Duterte Threatens To Cut Off US Access To Military Bases
The unpredictable Philippine president has once again cast uncertainty over the decades-old U.S.-Philippines alliance.
President Rodrigo Duterte suggested Tuesday that he plans to do away with the Enhanced Cooperation Defense Agreement (EDCA), an important document that gives the U.S. access to five military bases in the Philippines.
“You have the EDCA. Well, forget it. If I stay here long enough, one day that EDCA will, if it’s an executive agreement, then I will just …,” Duterte concluded with a sweeping gesture, indicating that he would scrap the agreement, reports Rappler.
“I do not want to see any military man of any other nation except for the Philippine soldier,” he added, “That’s the long and short of it. I want an independent policy that doesn’t follow anyone.”
Duterte also emphasized that he is not a U.S. “lapdog,” revealed the Philippine Star.
Duterte first brought EDCA into question earlier this month, stating, “Now, may I remind the Americans that [EDCA] is an official document, but…it does not bear the signature of the president of the Republic of the Philippines. He vowed to review the agreement. “I would be asking you to leave the Philippines altogether,” he further noted.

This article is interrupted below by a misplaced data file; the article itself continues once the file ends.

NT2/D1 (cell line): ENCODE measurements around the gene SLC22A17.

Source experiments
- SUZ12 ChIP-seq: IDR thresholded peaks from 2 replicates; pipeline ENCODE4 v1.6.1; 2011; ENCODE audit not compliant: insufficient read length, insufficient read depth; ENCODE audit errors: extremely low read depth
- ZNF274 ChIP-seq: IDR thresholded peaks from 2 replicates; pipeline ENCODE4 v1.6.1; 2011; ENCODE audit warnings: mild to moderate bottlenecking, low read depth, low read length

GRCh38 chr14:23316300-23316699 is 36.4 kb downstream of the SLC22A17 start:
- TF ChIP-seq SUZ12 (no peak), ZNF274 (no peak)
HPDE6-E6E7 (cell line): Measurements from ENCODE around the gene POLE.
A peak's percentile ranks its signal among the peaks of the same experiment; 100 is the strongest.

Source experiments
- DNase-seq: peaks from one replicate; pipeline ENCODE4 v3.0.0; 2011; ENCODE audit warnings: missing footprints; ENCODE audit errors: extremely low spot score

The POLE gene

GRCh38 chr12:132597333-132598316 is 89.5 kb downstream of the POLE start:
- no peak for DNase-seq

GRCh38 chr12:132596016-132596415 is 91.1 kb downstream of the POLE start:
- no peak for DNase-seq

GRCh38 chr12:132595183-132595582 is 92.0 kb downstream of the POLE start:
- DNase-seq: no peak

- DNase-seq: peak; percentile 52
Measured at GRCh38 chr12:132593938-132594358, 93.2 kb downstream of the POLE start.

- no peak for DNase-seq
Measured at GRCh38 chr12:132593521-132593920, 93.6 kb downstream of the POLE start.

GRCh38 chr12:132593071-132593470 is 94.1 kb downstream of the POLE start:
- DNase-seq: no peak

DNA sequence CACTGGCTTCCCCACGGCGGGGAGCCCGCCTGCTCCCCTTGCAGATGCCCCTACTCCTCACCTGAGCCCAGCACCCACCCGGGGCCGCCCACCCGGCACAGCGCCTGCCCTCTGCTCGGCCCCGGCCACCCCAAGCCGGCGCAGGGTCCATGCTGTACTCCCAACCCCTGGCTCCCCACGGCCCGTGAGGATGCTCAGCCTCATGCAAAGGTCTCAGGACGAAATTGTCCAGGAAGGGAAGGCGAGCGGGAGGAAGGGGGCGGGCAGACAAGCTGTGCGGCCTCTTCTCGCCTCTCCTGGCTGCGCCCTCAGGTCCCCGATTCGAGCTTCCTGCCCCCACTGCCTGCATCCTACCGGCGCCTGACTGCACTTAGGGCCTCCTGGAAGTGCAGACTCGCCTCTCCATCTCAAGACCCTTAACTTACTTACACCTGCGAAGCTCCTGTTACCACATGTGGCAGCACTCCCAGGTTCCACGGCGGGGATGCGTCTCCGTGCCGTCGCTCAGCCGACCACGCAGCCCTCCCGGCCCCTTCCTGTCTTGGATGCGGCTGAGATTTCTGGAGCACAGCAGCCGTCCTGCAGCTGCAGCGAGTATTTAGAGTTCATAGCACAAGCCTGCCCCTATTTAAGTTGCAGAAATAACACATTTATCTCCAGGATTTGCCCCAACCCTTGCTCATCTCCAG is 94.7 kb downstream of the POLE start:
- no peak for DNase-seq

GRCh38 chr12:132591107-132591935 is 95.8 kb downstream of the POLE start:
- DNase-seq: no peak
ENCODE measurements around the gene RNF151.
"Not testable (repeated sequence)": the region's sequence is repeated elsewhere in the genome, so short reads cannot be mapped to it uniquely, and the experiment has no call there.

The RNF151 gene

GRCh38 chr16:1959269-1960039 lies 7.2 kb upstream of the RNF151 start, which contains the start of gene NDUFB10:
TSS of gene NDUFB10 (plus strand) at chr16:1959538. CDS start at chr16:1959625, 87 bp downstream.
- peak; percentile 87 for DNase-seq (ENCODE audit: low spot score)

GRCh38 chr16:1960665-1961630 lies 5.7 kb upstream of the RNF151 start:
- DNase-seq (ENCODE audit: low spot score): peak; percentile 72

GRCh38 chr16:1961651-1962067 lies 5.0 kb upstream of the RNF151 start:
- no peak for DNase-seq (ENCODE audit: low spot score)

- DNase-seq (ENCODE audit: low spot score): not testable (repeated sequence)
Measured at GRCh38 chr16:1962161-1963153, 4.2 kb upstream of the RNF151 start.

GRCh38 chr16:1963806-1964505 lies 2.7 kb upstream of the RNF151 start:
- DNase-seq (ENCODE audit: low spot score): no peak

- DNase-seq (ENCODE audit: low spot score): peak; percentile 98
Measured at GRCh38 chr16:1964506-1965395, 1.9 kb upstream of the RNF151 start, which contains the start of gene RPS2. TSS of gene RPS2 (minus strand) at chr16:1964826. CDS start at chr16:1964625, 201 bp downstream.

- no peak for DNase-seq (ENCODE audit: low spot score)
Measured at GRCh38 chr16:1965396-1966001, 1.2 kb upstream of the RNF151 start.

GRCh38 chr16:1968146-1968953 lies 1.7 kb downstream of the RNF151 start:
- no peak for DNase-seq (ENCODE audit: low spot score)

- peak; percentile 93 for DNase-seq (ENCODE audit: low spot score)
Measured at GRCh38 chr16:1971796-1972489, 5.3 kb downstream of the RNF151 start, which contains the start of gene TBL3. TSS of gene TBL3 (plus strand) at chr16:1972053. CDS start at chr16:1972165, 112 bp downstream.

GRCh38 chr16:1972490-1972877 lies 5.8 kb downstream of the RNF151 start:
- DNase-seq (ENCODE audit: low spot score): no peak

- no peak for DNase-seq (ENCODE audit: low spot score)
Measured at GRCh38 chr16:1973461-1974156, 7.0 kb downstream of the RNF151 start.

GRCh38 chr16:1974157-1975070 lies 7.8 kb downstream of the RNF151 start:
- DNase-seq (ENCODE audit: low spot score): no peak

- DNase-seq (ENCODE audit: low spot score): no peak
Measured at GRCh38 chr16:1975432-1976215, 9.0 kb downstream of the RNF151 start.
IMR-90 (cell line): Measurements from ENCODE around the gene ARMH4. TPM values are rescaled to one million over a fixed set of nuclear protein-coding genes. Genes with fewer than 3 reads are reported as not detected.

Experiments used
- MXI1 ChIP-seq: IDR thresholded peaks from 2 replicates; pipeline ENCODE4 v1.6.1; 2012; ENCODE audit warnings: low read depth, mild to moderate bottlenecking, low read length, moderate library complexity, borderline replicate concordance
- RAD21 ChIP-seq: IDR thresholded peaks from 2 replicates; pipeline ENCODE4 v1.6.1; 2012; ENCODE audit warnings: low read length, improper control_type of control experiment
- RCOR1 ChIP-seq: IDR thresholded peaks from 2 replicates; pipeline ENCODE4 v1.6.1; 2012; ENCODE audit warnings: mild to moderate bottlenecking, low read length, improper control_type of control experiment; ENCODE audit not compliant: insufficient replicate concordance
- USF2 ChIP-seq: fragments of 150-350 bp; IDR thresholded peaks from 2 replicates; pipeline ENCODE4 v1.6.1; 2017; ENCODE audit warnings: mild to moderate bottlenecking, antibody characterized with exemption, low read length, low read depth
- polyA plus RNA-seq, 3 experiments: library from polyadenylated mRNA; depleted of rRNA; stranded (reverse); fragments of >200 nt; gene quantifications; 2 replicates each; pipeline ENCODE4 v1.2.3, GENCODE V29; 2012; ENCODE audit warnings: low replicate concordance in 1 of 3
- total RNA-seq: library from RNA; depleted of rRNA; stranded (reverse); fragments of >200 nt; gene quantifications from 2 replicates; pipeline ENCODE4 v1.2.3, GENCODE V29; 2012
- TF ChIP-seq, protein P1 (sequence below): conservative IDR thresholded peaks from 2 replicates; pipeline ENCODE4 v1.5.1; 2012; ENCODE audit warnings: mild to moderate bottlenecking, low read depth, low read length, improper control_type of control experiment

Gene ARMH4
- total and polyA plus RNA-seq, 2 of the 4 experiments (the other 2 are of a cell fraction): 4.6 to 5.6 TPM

The U.S. and the Philippines signed EDCA in 2014, and the Philippine Supreme Court ruled the agreement constitutional in January of this year. EDCA was created to transform the Philippines into a staging area for the projection of American naval and air power. It was intended to facilitate efforts to counter China’s military expansion into the South China Sea.
EDCA allows for a rotational presence of U.S. aircraft, ships, and personnel in the Philippines, as well as the building of facilities for the storage of American equipment and materials.
“This is a really a pretty big deal,” U.S. ambassador to the Philippines Philip Goldberg, who signed the agreement, reportedly told the U.S. Department of State.
The agreement was expected to prepare the way for improved American forward deployment, but Duterte has demonstrated a clear objection to EDCA.
Duterte has already canceled joint patrols and war games with the U.S. He has also called for the removal of troops from Mindanao, a region in the south where a small U.S. force is helping Filipino soldiers combat the region’s severe Islamic insurgency problem.
The president of the Philippines has also threatened to “break up with America” and called for a “separation from America.”
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